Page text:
Now, imagine that a Catholic man went to some small city near Rome and preached on a pivotal yet sparingly administered teaching of Jesus’. He excited and urged huge crowds of Catholics and people of goodwill into a deeper understanding of Jesus’ teaching. So popular and charismatic was this person that the city was filled with people from every corner of the world who hungered to hear his refreshing and restorative words. Almost immediately, some residents became alarmed and objected not only to what they were hearing but to the type of people who it attracted. These opponents contradicted the man, disrespected his wisdom and encouraged their friends from all over the world to do the same. Still, empowered by the Holy Spirit, the man spoke boldly and continued to guide his opponents to a deeper understanding, but their hostility continued to grow. Undaunted, Pope Francis returned his attention to applying Jesus’ mercy wherever he went.

Which leads to today’s very brief gospel from John 10:27-30. Why do some people hear and others do not? If Jesus said, “My sheep hear my voice; I know them, and they follow me,” [John 10:14] that would mean that there are sheep who don’t know his voice and therefore do not follow him.

Returning to the story of our fledgling church from the Acts of the Apostles, it is clear that in every flock there are some who hear and some who do not.

Organized religion has to take the blame, on occasion, for drowning out the sound of Jesus’ voice. Even if someone desires to hear, human and religious constructs have the capacity to thwart even the most sincere seeker from reaching the level of consciousness that allows him or her to hear Jesus’ voice.

On the other hand, organized religion can take the credit for the deposit of faith from Scripture and Tradition, and the copious writings of the great Theologians which have created a vast bank of spiritual experience to help attune us to the sound of Jesus’ voice.

What religion and theology provide is an opening through which we can learn about God through the wisdom, experience and insights of others. But it is only an opening; our ability to hear is not limited by it. The many names for Jesus (the Word, Savior, Lamb of God, Morning Star, Bread of Life, Good Shepherd, True Vine, and so on) provide an example of the various ways we can hear. If only we will listen.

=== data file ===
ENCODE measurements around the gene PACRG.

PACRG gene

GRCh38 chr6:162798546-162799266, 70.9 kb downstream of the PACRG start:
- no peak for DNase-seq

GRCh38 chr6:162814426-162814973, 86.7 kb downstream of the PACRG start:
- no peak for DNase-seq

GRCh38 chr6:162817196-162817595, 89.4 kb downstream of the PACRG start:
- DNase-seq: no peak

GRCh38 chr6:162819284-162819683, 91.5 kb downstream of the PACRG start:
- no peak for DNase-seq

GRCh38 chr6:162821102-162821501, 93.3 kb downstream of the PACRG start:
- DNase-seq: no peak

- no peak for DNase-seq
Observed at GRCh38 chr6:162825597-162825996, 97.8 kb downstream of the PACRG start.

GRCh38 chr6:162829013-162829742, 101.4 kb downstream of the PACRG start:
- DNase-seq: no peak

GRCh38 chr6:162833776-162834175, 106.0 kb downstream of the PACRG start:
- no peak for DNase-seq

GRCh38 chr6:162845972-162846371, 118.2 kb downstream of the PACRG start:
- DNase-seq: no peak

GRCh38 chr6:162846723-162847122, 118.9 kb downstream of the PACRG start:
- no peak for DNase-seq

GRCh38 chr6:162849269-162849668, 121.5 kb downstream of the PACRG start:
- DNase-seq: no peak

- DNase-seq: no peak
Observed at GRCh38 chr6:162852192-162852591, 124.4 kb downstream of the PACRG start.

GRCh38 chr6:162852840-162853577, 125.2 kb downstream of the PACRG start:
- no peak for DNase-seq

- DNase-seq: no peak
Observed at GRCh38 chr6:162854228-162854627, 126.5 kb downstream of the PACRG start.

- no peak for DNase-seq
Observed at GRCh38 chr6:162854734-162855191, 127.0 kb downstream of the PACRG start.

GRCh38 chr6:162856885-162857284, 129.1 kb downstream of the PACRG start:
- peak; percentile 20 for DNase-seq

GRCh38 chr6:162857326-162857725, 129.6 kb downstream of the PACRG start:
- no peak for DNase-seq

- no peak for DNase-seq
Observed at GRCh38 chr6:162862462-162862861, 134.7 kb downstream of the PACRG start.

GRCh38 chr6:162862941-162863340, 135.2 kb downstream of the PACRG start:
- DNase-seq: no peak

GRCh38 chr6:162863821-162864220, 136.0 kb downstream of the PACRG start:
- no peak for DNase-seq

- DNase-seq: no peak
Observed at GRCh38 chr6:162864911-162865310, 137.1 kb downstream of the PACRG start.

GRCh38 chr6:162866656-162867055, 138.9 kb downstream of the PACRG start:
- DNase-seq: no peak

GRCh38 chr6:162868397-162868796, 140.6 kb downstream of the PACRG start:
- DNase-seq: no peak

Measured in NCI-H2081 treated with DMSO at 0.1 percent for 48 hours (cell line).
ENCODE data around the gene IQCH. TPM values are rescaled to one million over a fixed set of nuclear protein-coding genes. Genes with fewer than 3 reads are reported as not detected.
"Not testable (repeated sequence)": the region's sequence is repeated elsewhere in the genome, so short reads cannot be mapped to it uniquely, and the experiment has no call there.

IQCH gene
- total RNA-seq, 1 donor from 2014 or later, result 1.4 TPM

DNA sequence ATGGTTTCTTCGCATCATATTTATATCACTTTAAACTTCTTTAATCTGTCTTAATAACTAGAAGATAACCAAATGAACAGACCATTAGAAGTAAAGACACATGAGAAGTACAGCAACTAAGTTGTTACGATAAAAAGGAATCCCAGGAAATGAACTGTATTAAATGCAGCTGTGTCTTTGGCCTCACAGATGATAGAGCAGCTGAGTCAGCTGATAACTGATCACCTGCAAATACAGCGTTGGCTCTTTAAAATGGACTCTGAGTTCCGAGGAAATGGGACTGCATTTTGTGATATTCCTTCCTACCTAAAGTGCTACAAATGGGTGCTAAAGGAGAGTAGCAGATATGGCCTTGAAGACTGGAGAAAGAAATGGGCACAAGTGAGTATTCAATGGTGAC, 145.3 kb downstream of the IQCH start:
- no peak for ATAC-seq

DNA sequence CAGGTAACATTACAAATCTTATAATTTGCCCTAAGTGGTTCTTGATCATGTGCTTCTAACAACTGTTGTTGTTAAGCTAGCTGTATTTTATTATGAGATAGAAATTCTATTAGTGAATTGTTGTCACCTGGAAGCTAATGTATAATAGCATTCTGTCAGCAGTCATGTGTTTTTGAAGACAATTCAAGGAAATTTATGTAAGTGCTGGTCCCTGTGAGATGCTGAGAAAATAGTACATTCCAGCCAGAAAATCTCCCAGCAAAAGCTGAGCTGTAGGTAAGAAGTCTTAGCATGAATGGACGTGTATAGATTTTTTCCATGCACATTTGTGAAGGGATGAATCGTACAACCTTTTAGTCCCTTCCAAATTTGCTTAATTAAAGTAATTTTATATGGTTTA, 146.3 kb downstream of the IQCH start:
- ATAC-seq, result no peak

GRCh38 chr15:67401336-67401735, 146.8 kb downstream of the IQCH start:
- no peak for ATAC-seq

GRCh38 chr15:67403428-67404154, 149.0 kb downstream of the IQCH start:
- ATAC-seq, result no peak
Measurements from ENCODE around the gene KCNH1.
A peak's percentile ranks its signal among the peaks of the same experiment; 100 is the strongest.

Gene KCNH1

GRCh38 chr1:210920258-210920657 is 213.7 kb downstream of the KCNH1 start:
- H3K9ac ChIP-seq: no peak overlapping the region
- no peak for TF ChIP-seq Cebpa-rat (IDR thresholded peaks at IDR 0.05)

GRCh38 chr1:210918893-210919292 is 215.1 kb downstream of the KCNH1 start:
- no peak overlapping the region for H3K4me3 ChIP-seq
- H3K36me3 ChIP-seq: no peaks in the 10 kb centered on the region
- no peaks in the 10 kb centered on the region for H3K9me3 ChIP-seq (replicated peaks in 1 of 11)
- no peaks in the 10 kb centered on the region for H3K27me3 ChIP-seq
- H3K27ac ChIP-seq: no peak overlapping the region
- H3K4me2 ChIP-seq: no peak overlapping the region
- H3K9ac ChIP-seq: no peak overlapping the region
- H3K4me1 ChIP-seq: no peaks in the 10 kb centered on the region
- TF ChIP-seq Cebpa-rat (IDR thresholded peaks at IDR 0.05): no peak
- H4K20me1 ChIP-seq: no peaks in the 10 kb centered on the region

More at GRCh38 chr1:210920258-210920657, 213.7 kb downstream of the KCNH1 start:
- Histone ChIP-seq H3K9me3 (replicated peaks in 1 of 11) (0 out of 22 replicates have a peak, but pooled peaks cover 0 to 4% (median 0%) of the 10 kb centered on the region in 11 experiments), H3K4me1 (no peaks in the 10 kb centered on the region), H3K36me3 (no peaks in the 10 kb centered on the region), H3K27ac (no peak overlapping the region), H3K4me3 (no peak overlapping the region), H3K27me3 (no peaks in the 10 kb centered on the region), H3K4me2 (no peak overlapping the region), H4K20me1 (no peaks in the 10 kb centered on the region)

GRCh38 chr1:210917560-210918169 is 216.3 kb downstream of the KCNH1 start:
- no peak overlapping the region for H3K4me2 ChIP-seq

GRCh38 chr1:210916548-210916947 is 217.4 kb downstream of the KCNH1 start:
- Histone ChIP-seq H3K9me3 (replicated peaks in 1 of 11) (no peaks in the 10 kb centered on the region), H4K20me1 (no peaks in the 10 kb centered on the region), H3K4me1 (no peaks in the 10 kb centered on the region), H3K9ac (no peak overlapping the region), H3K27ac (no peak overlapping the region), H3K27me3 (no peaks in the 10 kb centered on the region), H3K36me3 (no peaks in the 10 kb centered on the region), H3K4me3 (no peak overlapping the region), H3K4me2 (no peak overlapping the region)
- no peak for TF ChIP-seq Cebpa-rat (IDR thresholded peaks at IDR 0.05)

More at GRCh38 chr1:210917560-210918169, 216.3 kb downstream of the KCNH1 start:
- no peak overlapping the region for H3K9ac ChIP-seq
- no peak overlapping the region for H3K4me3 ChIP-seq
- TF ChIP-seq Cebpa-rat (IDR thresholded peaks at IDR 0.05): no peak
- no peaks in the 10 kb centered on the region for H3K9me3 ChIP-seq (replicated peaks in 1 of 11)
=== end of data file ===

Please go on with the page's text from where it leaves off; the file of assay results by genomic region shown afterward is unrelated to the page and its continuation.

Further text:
I recently read that to ‘hear” Jesus’ voice—not only the universal truths of which he speaks, but Jesus’ voice—one must discern Jesus’ being, his BE-ing, grasp the nature of Jesus’ connection to God, and be able to name him, Son of God, for example.

This “hearing” is what defines the Christian profession of faith. To affirm Jesus as the I AM is to acknowledge that Jesus, the man, is one with God, not just an exceptionally enlightened Prophet with a profoundly rich prayer life and awesome leadership skills.

But there are many, many followers who love Jesus and want to emulate him, but who struggle with Jesus’ identity as the I AM. For many Christians, this is a cake walk. For others, it is difficult, mind-boggling, and perhaps will require a lifetime of following the Good Shepherd to grasp.

Can we avoid the gate and just climb over the fence to enter the fold?  Nope. But, would Jesus, who self-identified as the gate, stand in the way of a would-be follower? Does the gate close to one who lacks absolute certitude but desires to know Jesus? Does Jesus only know the sheep with perfect hearing?

Some would say yes, that this is what Jesus meant when he said “My sheep hear my voice; I know them, and they follow me.” [John 10:14]. But the gospels also tell us that Jesus preferred to hang out with the sinners, probably because they were the ones with the better hearing.

Jesus talked a lot about ears and what people should do with them, but only Mark’s gospel includes a story about Jesus restoring a person’s hearing. [Mark 7:31-37].  My sense is that there were many sheep following the Good Shepherd who hung on his every word but who would not have passed the above three-prong spiritual hearing test, at least until after Jesus’ resurrection.

Jesus also said, “I have other sheep that do not belong to this fold. These also I must lead, and they will hear my voice, and there will be one flock, one shepherd.” [John 10:16].

To put this verse in context, by “other sheep” Jesus was likely referring to the Gentiles, but, returning to our experiment at the start of this reflection we can see that the Gentiles were the ones to whom Paul and Barnabas redirected their missionary action, and that the one flock Pope Francis envisions will be identified by their emulation of Jesus’ mercy.

As for my defense of Pope Francis (who has perfect hearing, by the way), I don’t judge the sincerity of Christians who object to new understandings or expanded interpretations of church teachings and what it means to their practice of the faith, but when that objection seems to be the result of a failure to hear the voice of Jesus and it devolves into disrespect for our Pope, condemnation of others, and division within the church, I feel as if we have gone back to the days of Jesus, or even a few hundred years before since the Prophets also received the same fate.

Perhaps in the next nanosecond of God’s time, we will be able to hear.

Today’s readings can be found here.